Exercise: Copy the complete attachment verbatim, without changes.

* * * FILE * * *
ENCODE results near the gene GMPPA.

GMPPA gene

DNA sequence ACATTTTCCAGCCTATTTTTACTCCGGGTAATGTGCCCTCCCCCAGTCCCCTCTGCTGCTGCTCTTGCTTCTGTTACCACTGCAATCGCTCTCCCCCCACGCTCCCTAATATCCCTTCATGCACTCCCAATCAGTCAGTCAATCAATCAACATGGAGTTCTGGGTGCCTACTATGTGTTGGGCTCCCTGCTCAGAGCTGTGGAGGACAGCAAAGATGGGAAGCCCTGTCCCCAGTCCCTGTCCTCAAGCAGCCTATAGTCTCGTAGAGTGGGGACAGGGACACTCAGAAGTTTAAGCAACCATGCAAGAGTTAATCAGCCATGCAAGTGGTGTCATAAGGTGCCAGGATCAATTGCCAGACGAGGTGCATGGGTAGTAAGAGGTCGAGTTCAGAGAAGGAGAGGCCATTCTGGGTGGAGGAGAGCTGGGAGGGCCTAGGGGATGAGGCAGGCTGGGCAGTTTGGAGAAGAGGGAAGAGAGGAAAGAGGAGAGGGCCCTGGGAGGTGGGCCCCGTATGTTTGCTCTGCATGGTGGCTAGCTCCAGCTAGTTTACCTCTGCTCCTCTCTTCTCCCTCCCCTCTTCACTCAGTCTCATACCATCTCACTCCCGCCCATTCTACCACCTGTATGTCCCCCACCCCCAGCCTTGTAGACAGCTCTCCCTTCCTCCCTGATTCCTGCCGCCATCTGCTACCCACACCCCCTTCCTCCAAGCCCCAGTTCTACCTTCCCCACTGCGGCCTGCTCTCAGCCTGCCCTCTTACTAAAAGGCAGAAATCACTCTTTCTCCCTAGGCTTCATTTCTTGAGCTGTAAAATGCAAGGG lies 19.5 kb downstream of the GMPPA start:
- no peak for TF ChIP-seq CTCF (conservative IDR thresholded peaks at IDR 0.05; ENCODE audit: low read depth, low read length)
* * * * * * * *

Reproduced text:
ENCODE results near the gene GMPPA.

GMPPA gene

DNA sequence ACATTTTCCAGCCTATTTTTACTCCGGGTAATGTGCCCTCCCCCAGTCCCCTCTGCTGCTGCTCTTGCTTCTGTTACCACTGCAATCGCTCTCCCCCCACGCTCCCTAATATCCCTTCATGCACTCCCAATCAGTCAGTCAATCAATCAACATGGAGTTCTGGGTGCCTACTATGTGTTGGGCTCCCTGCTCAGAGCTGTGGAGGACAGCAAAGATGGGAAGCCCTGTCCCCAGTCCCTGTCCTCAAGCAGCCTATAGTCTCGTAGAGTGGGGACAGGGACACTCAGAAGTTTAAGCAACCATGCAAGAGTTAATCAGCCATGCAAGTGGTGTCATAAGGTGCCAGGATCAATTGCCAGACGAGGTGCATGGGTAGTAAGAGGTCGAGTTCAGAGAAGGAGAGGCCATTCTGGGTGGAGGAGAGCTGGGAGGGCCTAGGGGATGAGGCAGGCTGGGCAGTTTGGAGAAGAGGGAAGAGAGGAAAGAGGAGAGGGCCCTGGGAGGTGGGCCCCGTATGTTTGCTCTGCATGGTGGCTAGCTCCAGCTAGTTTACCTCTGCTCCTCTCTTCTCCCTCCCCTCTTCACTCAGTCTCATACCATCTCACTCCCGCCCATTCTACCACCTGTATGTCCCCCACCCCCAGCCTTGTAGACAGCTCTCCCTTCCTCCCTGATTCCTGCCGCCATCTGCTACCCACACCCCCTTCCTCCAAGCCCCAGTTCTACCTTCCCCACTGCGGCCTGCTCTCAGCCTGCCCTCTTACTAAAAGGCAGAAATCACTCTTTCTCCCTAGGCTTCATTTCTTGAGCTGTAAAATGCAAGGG lies 19.5 kb downstream of the GMPPA start:
- no peak for TF ChIP-seq CTCF (conservative IDR thresholded peaks at IDR 0.05; ENCODE audit: low read depth, low read length)